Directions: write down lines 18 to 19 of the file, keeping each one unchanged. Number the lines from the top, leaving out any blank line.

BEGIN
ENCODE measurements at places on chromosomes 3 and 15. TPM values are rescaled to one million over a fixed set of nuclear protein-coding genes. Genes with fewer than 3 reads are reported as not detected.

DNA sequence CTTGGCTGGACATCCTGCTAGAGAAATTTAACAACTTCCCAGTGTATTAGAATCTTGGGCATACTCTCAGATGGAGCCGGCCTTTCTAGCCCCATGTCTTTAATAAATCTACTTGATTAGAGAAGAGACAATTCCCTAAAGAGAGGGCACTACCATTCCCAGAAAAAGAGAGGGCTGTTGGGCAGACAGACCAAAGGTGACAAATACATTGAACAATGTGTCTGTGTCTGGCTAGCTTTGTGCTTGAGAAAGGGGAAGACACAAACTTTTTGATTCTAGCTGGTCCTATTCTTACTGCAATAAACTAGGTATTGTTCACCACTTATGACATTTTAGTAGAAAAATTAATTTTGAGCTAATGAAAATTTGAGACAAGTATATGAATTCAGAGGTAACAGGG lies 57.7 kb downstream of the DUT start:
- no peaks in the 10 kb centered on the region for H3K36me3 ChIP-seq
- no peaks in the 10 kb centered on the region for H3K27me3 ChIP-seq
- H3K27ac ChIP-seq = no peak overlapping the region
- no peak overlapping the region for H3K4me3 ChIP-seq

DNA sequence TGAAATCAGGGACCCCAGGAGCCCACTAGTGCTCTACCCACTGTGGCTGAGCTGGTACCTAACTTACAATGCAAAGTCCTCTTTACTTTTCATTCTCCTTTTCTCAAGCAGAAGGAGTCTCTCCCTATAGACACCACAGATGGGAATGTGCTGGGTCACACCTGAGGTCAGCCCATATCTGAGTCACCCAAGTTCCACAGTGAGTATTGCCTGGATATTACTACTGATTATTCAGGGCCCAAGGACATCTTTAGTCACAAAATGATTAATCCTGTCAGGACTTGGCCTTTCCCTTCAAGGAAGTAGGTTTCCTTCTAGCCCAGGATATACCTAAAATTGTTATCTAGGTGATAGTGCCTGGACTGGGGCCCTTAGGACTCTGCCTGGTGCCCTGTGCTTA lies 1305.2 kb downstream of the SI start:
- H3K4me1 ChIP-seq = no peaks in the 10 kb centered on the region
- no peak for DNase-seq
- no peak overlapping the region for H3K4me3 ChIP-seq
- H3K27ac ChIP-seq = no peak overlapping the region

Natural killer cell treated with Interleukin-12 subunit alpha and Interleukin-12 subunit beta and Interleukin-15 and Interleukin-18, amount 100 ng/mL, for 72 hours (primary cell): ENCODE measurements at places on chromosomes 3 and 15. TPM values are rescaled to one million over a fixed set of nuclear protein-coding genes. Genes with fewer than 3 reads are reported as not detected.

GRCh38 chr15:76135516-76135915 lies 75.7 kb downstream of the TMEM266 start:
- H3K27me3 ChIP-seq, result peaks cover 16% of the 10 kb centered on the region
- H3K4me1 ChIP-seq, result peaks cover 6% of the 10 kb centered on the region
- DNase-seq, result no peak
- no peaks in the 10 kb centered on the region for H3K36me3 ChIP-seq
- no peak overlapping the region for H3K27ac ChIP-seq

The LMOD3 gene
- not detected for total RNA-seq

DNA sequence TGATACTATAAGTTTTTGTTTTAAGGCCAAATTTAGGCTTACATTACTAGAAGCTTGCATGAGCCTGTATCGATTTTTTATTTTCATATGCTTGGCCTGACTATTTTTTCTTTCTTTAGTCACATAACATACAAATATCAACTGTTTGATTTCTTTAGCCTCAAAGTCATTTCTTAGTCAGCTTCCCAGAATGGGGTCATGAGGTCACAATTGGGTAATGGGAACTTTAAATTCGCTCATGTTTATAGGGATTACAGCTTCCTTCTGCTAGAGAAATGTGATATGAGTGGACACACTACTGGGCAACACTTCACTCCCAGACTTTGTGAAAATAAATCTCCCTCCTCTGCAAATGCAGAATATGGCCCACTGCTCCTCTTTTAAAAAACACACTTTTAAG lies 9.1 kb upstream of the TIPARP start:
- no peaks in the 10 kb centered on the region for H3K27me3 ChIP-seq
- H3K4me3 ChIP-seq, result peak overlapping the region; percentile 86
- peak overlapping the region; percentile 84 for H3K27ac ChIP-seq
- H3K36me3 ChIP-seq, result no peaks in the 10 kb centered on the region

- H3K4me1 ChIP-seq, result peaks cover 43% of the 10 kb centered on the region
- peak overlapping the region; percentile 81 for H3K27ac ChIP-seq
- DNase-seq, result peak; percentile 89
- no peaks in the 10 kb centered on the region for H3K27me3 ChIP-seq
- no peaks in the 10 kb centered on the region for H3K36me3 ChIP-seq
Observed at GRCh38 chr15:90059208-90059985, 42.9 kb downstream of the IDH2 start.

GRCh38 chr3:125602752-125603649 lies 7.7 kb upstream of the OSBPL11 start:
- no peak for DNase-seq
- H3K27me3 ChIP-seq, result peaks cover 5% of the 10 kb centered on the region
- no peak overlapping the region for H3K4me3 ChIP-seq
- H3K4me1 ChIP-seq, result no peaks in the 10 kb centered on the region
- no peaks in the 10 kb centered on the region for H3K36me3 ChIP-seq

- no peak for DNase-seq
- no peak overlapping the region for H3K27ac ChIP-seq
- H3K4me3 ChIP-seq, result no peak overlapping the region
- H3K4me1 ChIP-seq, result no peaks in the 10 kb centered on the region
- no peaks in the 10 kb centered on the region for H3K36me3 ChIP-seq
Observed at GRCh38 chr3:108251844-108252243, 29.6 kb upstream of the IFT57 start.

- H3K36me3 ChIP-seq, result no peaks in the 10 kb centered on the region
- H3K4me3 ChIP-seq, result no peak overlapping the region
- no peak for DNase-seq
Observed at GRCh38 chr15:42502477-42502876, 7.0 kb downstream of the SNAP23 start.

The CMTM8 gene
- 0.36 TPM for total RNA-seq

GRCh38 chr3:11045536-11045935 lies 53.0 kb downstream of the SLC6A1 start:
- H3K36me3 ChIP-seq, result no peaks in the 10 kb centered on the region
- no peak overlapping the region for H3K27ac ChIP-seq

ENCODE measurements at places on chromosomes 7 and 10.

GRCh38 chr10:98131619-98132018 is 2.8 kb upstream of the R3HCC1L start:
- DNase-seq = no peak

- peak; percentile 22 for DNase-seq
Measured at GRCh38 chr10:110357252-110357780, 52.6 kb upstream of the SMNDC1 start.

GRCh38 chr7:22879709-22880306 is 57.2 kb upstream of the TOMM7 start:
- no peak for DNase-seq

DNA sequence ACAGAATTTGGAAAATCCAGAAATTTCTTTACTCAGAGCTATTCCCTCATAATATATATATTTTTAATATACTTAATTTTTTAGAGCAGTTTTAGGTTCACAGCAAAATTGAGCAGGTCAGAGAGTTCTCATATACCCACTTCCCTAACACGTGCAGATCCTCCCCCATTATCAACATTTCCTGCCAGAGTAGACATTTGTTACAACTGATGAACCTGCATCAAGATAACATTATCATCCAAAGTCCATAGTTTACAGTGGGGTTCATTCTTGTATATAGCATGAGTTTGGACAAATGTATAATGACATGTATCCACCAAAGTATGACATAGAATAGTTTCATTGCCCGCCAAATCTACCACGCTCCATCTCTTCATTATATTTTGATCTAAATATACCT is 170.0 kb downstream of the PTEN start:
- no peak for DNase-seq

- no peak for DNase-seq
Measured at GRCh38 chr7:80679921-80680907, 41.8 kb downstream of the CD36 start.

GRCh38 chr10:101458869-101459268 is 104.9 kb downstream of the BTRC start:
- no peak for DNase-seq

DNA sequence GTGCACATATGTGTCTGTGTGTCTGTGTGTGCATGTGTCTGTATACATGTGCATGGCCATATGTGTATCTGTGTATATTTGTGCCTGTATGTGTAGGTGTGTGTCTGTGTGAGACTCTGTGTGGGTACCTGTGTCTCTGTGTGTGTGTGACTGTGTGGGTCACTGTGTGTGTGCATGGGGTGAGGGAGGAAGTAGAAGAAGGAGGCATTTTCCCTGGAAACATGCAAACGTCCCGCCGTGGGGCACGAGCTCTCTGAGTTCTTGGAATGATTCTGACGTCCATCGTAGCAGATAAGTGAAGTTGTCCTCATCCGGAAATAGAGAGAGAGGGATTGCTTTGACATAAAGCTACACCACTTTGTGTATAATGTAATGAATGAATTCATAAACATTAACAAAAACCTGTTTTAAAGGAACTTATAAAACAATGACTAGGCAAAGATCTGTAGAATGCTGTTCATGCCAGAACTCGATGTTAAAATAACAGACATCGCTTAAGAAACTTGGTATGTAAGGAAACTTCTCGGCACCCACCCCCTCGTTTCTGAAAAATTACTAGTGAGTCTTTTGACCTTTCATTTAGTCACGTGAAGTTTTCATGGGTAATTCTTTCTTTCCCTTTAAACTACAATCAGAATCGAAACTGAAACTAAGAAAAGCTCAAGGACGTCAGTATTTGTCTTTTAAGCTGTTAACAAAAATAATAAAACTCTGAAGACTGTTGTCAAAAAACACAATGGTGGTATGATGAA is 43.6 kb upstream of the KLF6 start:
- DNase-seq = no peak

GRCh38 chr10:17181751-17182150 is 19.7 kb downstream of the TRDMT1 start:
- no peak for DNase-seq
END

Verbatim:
- no peak overlapping the region for H3K27ac ChIP-seq

The LMOD3 gene